This movie shows the Martian moon Phobos as viewed in visible light by NASAs 2001 Mars Odyssey orbiter on April 24, 2019.

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This movie shows the Martian moon Phobos as viewed in visible light by NASA's 2001 Mars Odyssey orbiter on April 24, 2019. It was put together from 19 images taken 1 second apart by Odyssey's infrared camera, Thermal Emission Imaging System (THEMIS). The apparent motion is due to progression of the camera's pointing during the observation. This was the third observation of Phobos by Mars Odyssey.

While displayed here in visible-wavelength light, THEMIS also recorded thermal-infrared imagery in the same scan.

The distance to Phobos from Odyssey during the observation was about 5,692 miles (9,160 kilometers).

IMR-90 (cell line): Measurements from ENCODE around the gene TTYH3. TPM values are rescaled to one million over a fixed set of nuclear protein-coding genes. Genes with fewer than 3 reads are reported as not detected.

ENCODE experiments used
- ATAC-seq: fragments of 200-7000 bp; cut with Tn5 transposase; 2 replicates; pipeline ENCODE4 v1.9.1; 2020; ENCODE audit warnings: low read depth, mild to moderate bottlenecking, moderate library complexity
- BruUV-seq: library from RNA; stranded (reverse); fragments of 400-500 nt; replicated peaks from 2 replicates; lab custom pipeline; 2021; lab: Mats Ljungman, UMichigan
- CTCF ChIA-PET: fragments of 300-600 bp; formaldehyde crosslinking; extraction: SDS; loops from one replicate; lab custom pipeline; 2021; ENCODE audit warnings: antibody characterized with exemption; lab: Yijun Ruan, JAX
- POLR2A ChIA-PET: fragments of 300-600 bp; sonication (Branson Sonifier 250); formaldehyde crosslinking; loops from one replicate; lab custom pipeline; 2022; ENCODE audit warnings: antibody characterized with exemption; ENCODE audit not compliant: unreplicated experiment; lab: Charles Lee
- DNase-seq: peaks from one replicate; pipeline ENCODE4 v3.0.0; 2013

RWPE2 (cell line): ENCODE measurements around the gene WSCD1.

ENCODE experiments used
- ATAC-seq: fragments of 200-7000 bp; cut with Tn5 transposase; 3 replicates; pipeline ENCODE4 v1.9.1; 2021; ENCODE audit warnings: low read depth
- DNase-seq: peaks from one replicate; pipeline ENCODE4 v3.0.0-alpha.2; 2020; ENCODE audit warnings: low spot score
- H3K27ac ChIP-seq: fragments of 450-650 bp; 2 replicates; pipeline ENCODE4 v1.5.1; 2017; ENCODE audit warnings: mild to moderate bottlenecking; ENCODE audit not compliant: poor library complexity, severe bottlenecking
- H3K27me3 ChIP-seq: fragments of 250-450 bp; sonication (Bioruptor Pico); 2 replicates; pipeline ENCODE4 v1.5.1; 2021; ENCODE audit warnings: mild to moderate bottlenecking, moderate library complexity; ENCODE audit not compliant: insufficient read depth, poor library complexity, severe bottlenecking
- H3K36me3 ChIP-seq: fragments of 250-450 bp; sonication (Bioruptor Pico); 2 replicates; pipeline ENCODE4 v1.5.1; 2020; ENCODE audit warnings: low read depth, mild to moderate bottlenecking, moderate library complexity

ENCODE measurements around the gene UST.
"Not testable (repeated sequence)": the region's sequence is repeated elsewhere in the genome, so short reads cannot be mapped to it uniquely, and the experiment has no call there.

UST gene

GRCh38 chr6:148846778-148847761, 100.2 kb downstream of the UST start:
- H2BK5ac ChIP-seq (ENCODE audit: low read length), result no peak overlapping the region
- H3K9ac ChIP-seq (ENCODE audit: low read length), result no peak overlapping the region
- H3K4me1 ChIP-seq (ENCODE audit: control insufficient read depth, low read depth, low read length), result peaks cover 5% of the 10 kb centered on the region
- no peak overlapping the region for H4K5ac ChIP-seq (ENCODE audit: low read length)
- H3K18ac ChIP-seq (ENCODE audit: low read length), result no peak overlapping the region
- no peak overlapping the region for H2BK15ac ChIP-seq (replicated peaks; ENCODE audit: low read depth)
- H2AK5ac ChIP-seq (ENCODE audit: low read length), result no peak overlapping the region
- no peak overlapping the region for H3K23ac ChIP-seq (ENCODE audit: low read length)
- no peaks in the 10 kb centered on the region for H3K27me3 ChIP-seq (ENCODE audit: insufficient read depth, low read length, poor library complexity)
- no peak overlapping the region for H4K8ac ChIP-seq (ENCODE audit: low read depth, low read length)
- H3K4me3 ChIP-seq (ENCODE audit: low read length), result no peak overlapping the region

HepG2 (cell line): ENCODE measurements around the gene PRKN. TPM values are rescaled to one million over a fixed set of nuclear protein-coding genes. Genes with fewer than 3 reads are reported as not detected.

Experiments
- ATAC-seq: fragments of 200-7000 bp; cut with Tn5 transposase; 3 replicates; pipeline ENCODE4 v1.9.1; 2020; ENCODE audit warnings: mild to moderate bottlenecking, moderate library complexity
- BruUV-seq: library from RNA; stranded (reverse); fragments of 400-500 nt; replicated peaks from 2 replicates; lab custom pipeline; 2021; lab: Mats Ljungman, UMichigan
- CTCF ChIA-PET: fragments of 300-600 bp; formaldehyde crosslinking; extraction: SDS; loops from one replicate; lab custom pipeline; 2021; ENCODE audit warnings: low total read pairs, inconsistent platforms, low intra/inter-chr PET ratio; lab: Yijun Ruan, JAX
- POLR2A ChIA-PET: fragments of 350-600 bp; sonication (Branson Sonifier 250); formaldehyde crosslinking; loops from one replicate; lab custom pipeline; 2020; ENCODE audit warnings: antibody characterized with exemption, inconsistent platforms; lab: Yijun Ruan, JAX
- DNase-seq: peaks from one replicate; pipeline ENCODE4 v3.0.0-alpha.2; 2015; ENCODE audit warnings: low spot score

NASA's Jet Propulsion Laboratory in Pasadena, California, manages the 2001 Mars Odyssey mission for NASA's Science Mission Directorate in Washington. THEMIS was developed by Arizona State University in Tempe, in collaboration with Raytheon Santa Barbara Remote Sensing.

The THEMIS investigation is led by Philip Christensen at ASU. The prime contractor for the Odyssey project, Lockheed Martin Space in Denver, developed and built the orbiter. Mission operations are conducted jointly from Lockheed Martin and from JPL, a division of Caltech in Pasadena.

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